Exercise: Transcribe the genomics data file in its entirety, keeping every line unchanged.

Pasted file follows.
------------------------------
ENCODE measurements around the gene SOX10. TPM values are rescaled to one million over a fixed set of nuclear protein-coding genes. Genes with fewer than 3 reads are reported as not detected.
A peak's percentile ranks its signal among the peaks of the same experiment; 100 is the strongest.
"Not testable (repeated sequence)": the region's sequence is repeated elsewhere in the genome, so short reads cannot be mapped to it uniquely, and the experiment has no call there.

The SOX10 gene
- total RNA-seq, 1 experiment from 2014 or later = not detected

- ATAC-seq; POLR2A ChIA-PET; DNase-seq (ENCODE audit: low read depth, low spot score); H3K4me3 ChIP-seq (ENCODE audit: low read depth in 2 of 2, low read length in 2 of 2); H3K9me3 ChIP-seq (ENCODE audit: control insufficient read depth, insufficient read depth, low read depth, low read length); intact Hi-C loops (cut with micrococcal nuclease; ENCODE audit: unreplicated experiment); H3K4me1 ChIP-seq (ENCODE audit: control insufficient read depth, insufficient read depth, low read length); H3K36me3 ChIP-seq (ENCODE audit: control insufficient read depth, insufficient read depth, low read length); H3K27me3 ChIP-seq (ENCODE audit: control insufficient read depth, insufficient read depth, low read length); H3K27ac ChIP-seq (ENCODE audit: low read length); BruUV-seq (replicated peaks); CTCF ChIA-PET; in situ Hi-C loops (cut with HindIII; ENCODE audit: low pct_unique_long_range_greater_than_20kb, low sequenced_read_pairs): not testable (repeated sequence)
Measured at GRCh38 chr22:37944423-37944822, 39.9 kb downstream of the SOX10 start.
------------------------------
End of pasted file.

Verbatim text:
ENCODE measurements around the gene SOX10. TPM values are rescaled to one million over a fixed set of nuclear protein-coding genes. Genes with fewer than 3 reads are reported as not detected.
A peak's percentile ranks its signal among the peaks of the same experiment; 100 is the strongest.
"Not testable (repeated sequence)": the region's sequence is repeated elsewhere in the genome, so short reads cannot be mapped to it uniquely, and the experiment has no call there.

The SOX10 gene
- total RNA-seq, 1 experiment from 2014 or later = not detected

- ATAC-seq; POLR2A ChIA-PET; DNase-seq (ENCODE audit: low read depth, low spot score); H3K4me3 ChIP-seq (ENCODE audit: low read depth in 2 of 2, low read length in 2 of 2); H3K9me3 ChIP-seq (ENCODE audit: control insufficient read depth, insufficient read depth, low read depth, low read length); intact Hi-C loops (cut with micrococcal nuclease; ENCODE audit: unreplicated experiment); H3K4me1 ChIP-seq (ENCODE audit: control insufficient read depth, insufficient read depth, low read length); H3K36me3 ChIP-seq (ENCODE audit: control insufficient read depth, insufficient read depth, low read length); H3K27me3 ChIP-seq (ENCODE audit: control insufficient read depth, insufficient read depth, low read length); H3K27ac ChIP-seq (ENCODE audit: low read length); BruUV-seq (replicated peaks); CTCF ChIA-PET; in situ Hi-C loops (cut with HindIII; ENCODE audit: low pct_unique_long_range_greater_than_20kb, low sequenced_read_pairs): not testable (repeated sequence)
Measured at GRCh38 chr22:37944423-37944822, 39.9 kb downstream of the SOX10 start.